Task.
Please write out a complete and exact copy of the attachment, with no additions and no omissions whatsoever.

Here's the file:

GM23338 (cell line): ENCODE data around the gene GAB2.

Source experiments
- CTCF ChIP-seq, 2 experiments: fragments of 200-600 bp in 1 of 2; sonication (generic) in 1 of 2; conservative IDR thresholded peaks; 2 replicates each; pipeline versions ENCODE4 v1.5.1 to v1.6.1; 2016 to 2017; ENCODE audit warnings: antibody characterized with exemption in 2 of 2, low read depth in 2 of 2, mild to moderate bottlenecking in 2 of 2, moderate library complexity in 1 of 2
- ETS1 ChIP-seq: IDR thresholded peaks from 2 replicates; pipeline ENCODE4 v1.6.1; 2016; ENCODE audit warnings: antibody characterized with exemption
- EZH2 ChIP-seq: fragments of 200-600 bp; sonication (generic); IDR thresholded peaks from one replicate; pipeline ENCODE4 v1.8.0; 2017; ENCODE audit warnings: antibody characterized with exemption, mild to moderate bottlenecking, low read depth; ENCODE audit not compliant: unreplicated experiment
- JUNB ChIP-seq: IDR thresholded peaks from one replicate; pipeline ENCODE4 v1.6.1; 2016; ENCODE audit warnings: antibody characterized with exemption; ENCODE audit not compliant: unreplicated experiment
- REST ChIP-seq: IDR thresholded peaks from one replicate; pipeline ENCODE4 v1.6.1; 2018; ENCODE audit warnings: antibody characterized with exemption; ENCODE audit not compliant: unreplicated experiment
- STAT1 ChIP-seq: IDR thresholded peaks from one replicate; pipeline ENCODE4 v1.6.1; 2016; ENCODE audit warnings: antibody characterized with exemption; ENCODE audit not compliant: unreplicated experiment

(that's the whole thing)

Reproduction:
GM23338 (cell line): ENCODE data around the gene GAB2.

Source experiments
- CTCF ChIP-seq, 2 experiments: fragments of 200-600 bp in 1 of 2; sonication (generic) in 1 of 2; conservative IDR thresholded peaks; 2 replicates each; pipeline versions ENCODE4 v1.5.1 to v1.6.1; 2016 to 2017; ENCODE audit warnings: antibody characterized with exemption in 2 of 2, low read depth in 2 of 2, mild to moderate bottlenecking in 2 of 2, moderate library complexity in 1 of 2
- ETS1 ChIP-seq: IDR thresholded peaks from 2 replicates; pipeline ENCODE4 v1.6.1; 2016; ENCODE audit warnings: antibody characterized with exemption
- EZH2 ChIP-seq: fragments of 200-600 bp; sonication (generic); IDR thresholded peaks from one replicate; pipeline ENCODE4 v1.8.0; 2017; ENCODE audit warnings: antibody characterized with exemption, mild to moderate bottlenecking, low read depth; ENCODE audit not compliant: unreplicated experiment
- JUNB ChIP-seq: IDR thresholded peaks from one replicate; pipeline ENCODE4 v1.6.1; 2016; ENCODE audit warnings: antibody characterized with exemption; ENCODE audit not compliant: unreplicated experiment
- REST ChIP-seq: IDR thresholded peaks from one replicate; pipeline ENCODE4 v1.6.1; 2018; ENCODE audit warnings: antibody characterized with exemption; ENCODE audit not compliant: unreplicated experiment
- STAT1 ChIP-seq: IDR thresholded peaks from one replicate; pipeline ENCODE4 v1.6.1; 2016; ENCODE audit warnings: antibody characterized with exemption; ENCODE audit not compliant: unreplicated experiment